November 22 2016
Burlington Police & Fire Departments Engage in Active Shooter Training at Lahey Hospital
Burlington first responders engaged in some very important training they hope never to have to use.
Police Chief Michael Kent and Fire Chief Steve Yetman report in a release that the Burlington Police and Fire Departments conducted active shooter training at Lahey Hospital and Medical Center in preparation for the future opening of the hospital’s new emergency department, which was announced earlier this year.
A total of 20 police officers, 20 firefighters and 80 Lahey Health employees participated in the drill, the release reads, which simulated a realistic response and tactics between first responders and hospital staff in the event of a serious act of violence.
In addition, all participants were able to establish patient safety protocols in case of an active shooter in the hospital and at its new facilities, which are currently under construction.
“We are proud to partner with Lahey Health as it expands its facilities in Burlington,” Chief Kent said. “By preparing for the worst, public safety officials can better protect our partners in healthcare, as well as the community members we all serve.”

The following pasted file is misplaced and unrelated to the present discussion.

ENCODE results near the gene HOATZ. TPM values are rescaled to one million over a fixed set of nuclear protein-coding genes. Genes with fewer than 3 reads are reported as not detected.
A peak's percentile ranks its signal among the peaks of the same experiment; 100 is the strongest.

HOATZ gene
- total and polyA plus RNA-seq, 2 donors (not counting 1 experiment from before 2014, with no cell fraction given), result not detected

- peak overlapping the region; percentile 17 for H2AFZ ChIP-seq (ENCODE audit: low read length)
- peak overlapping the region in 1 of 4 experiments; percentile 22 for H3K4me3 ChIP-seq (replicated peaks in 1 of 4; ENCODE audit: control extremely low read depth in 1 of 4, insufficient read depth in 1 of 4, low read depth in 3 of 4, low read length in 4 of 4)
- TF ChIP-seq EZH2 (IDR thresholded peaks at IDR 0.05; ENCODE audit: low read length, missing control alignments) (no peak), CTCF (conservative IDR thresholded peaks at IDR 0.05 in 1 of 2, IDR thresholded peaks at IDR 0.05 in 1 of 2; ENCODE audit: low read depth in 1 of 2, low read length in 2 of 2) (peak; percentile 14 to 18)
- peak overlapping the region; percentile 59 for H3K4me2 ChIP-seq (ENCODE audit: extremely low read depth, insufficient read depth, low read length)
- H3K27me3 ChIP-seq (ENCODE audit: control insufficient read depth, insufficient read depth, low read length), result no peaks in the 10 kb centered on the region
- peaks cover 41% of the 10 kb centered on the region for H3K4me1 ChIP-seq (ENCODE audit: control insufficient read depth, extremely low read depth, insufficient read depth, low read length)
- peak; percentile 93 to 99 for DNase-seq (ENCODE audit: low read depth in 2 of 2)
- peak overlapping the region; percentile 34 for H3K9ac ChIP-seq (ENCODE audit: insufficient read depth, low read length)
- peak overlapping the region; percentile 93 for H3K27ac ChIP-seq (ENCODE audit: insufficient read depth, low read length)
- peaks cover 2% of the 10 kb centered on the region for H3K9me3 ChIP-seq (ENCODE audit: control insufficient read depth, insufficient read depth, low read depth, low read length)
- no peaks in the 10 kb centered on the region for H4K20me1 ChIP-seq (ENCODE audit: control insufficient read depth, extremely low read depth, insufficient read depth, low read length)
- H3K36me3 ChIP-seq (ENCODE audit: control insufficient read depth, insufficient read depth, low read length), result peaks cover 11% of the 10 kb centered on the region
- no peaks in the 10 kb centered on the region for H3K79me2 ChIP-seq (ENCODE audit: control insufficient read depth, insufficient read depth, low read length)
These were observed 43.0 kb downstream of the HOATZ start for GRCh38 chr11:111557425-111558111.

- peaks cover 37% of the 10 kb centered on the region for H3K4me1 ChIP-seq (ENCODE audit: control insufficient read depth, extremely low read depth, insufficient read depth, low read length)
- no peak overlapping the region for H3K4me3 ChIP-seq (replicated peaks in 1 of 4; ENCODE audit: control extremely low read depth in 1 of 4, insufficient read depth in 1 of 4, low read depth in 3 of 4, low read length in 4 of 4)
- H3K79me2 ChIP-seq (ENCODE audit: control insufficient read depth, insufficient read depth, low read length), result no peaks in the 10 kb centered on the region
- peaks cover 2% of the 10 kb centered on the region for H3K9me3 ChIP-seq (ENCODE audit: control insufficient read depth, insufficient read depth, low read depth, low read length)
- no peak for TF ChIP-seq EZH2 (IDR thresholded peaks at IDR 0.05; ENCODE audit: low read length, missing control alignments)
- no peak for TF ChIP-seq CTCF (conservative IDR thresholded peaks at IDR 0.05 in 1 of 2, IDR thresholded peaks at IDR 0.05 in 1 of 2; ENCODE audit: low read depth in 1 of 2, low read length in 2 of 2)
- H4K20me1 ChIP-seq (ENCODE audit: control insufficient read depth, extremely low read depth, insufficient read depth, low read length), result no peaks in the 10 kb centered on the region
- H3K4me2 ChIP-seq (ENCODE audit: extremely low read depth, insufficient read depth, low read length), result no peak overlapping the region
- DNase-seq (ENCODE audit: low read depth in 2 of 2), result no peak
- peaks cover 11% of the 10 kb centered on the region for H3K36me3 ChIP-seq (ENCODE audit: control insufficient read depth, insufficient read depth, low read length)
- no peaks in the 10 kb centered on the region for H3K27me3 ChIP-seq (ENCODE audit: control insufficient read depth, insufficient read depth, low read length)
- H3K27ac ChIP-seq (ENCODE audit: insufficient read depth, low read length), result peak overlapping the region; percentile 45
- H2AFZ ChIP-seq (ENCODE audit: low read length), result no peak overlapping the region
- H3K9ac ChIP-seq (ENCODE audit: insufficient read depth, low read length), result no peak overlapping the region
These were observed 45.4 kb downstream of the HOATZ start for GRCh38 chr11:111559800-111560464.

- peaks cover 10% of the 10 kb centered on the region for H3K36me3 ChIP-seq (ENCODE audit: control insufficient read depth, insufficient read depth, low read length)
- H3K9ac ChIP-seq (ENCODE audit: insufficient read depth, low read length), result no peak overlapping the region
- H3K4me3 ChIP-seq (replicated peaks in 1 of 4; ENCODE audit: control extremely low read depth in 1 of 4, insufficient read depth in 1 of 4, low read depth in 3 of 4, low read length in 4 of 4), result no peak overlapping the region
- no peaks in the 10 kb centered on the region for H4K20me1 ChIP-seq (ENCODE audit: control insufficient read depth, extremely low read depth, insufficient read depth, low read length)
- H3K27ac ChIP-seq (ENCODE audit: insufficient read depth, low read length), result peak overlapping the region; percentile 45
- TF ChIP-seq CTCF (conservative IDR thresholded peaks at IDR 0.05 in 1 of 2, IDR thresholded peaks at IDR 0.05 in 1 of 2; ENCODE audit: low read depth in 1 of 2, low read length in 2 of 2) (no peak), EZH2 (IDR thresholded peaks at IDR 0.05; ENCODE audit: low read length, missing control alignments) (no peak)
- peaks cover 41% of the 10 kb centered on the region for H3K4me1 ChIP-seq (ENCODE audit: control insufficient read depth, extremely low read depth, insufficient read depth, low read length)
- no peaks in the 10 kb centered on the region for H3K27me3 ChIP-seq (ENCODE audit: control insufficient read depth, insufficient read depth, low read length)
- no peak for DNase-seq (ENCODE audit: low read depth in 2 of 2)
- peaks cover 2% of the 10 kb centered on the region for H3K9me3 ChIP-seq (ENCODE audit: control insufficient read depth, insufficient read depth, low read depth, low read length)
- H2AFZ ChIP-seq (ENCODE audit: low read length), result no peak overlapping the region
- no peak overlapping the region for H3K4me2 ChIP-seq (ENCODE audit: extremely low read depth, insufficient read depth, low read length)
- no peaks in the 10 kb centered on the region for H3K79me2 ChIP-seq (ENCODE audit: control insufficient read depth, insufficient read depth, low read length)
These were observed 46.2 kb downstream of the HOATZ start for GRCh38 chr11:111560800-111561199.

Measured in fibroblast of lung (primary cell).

The police department conducted two training scenarios involving an armed suspect with Lahey employees, the release states. Participants implemented patient lockdown and evacuation procedures and practiced coordinated efforts to respond to injured patients.
The Burlington Rescue Task Force (RTF) was also implemented during the drill. The RTF is a revolutionary partnership between the Burlington Police and Fire Departments that allows an efficient joint response to critical and dangerous incidents. The efforts of the task force allow emergency medical personnel to treat patients in an area that has not been declared safe from threats, by combining police officers and paramedics into one unit. Now a developing public safety trend nationwide, Burlington adopted the joint response last spring, early in RTF’s curriculum.
“Real-life active shooter situations require collaboration between multiple agencies, which is why the RTF has proven so effective thus far,” Chief Yetman said. “I commend our firefighters and police officers for working together to prepare for and respond to emergencies.”